As sex workers in Kenya’s coastal region, Chikanda and Melissa risk violence and imprisonment to support themselves.
Melissa left home at a young age, and turned to sex work on the highways of Kenya’s coastal region to survive. After being beaten by a client and arrested, Chikanda endured a six-month jail sentence that led to isolation and ridicule from other inmates.
When a violent assault and robbery left Said terribly hurt, fear of police recrimination kept him from reporting. He’s been denied HIV treatment and confronted with hateful, homophobic stereotypes about living with HIV as a gay man.
All three are clients at HIV & AIDS People’s Alliance of Kenya, or HAPA, an SLF partner who provides sexual and reproductive health services for men who have sex with men, male sex workers, and transgender people in Kwale, Mombasa, and Taita Taveta, near Kenya’s coast.
The very existence of HAPA’s clinic is an act of defiance.
The clinic at HAPA is the first of its kind in Kenya’s coastal province and its very existence is an act of defiance in a country where LGBTIQ people have no legal protections and live under constant threat. It operates in a secure compound to ensure the safety of staff, volunteers, and clients.
HAPA’s clients are consistently denied services at public health facilities, and often endure humiliation after disclosing their sexual or gender identity at local hospitals. Public health facilities often can’t — or won’t — provide basic health supplies such as condoms and lubricants.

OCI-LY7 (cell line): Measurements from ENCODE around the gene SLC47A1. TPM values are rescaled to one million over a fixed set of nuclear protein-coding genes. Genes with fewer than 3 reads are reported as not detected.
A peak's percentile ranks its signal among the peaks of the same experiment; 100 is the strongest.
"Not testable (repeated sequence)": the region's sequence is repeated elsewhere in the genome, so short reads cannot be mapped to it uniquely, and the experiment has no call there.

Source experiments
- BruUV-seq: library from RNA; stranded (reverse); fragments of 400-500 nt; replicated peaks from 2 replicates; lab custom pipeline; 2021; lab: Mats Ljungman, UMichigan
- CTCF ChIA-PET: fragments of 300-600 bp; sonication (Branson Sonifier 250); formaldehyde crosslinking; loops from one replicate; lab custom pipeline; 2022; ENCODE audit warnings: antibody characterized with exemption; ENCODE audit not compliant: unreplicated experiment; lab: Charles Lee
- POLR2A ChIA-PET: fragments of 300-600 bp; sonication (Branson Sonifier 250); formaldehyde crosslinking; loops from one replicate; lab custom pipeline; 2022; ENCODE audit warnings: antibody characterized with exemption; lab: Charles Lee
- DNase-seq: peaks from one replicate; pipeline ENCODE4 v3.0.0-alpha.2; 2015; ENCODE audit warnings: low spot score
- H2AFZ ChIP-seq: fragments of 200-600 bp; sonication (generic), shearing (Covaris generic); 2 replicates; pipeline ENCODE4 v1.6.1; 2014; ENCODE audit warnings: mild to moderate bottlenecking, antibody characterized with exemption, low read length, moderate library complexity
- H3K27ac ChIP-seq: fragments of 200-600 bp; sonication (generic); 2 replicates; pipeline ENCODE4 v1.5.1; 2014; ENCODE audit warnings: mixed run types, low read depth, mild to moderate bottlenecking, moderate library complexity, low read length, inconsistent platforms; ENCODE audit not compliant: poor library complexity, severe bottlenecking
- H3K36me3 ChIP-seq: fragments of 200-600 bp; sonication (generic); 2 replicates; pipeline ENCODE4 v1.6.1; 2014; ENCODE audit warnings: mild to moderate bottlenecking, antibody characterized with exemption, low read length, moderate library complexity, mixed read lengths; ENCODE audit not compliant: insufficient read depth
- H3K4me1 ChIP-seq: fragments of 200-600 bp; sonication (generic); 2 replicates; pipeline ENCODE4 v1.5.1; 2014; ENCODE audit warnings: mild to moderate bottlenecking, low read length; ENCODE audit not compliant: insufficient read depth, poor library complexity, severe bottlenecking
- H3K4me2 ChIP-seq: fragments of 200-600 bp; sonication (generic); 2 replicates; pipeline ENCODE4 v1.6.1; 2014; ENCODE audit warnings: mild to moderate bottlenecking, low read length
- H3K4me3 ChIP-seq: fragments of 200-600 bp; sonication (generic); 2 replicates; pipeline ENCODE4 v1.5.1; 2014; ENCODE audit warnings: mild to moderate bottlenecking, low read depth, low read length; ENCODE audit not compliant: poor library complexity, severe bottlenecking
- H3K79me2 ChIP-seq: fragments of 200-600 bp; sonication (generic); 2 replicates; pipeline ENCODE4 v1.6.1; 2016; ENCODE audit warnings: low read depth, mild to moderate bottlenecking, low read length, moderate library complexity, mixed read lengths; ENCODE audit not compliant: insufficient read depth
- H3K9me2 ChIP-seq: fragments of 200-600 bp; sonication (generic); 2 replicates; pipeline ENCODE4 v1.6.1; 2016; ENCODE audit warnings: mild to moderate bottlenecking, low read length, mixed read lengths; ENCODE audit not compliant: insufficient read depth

At HAPA, clients have access to appropriate health care, including 24-hour HIV testing and counselling. Survivors of violence, or those living with HIV, receive care in their home. People like Melissa, Chikanda, and Said are empowered with the strength and knowledge to report homophobic attacks to police and seek the justice they deserve.
Through The Right to Health and Healing — a two-year project to provide inclusive, quality mental health and well-being support for six LGBTIQ organizations in Kenya and Uganda — HAPA is providing staff, who are frequently exposed to their clients’ trauma, with group psychology sessions. They are training HAPA outreach workers in counselling, and training public health care workers to care for their community’s mental health needs.
And, they are creating a community for Melissa, Chikanda, and Said. Thanks to HAPA, “I have friends,” says Melissa. “I get health services at any time. I have freedom to move around without fear.
I would like to tell those who have gone through similar situations to mine and are living with HIV, that it is not the end of life…. Know that you are not alone. Life goes on, and it will be better.”